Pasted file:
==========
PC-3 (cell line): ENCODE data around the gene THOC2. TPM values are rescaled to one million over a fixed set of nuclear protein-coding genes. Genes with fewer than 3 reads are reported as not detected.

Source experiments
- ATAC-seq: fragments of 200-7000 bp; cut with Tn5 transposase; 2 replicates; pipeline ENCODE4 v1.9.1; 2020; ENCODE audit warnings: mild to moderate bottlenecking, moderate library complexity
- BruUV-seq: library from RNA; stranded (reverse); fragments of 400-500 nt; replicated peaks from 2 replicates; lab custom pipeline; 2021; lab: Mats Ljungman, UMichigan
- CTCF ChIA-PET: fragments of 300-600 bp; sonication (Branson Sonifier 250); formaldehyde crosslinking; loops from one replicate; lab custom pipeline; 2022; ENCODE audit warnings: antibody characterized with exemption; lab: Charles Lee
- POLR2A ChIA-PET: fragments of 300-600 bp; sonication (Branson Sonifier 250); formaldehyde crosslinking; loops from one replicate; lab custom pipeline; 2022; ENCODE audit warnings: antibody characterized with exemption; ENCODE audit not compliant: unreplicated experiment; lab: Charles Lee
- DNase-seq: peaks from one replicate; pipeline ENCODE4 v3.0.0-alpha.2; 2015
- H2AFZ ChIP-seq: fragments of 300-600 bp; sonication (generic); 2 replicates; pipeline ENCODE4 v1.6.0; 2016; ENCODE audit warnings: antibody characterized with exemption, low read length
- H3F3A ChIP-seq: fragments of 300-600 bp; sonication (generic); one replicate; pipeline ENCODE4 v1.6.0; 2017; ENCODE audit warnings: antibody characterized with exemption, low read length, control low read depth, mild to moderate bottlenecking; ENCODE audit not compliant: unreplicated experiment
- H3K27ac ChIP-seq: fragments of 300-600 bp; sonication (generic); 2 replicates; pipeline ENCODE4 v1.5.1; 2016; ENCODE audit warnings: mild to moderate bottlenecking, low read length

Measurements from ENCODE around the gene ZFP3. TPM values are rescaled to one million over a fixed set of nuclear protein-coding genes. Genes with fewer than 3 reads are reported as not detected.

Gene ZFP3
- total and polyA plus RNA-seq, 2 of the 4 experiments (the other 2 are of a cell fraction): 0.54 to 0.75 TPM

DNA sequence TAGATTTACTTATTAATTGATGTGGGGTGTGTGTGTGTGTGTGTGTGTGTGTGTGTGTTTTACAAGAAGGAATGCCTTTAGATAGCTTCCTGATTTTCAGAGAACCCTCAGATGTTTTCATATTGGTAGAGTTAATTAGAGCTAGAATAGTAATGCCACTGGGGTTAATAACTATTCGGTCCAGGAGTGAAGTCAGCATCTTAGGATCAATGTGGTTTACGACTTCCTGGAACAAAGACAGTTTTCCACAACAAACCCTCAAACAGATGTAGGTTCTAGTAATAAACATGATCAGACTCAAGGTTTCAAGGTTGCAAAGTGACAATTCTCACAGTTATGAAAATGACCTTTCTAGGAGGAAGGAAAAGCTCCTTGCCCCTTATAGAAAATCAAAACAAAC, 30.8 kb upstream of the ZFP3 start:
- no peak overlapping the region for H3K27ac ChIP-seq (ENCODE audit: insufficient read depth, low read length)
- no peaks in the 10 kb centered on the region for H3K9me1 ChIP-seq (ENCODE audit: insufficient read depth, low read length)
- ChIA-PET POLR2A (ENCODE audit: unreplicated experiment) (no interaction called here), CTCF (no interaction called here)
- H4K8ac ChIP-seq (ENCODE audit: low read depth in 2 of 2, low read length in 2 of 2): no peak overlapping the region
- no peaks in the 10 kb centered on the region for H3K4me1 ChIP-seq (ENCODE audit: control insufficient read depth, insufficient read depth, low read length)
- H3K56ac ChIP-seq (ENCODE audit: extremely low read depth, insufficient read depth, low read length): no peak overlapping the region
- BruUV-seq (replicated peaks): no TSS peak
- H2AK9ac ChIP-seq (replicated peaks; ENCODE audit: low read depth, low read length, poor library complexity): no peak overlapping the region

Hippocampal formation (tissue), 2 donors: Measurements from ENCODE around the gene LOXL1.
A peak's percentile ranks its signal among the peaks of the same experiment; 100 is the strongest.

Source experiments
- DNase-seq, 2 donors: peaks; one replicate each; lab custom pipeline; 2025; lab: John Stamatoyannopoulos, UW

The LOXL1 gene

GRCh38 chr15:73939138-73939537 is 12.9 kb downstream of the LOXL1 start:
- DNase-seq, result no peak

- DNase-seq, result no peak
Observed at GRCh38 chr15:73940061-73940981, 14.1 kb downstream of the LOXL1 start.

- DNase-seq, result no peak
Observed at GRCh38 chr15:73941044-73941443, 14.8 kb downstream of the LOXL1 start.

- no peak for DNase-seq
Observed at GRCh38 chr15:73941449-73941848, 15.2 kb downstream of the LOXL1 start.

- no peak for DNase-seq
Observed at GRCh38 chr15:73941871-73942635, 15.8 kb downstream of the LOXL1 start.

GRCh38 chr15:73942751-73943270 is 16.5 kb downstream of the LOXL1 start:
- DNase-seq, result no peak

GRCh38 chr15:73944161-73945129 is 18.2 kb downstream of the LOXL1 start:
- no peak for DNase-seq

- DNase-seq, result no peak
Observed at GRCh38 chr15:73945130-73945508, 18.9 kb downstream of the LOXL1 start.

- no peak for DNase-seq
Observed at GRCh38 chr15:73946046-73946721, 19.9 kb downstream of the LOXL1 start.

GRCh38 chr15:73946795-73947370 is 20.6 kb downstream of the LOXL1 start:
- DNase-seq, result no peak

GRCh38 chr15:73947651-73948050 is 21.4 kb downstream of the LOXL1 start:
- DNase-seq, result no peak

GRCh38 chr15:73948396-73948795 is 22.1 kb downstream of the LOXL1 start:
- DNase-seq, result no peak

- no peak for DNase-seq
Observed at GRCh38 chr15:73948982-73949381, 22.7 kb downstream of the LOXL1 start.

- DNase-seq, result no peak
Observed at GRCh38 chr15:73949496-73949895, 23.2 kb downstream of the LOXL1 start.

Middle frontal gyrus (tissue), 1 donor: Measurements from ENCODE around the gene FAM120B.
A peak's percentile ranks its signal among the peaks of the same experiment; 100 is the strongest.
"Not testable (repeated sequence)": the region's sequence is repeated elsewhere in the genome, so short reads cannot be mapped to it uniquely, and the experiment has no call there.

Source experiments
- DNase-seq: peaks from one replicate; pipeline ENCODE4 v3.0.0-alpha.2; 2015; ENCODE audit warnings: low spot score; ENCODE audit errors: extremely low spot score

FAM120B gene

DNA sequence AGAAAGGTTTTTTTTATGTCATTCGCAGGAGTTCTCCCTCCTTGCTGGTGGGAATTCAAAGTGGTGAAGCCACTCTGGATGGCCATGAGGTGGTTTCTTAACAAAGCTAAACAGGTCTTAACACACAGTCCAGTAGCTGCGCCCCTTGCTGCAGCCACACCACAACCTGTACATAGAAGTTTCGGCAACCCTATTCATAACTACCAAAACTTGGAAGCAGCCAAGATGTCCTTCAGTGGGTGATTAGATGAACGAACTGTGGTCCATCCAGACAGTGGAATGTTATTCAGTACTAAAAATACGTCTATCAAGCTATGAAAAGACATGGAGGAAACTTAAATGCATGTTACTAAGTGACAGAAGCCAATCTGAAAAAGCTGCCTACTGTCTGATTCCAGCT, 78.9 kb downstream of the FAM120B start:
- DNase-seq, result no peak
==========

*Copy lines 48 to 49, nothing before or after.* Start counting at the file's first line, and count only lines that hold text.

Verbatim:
GRCh38 chr15:73947651-73948050 is 21.4 kb downstream of the LOXL1 start:
- DNase-seq, result no peak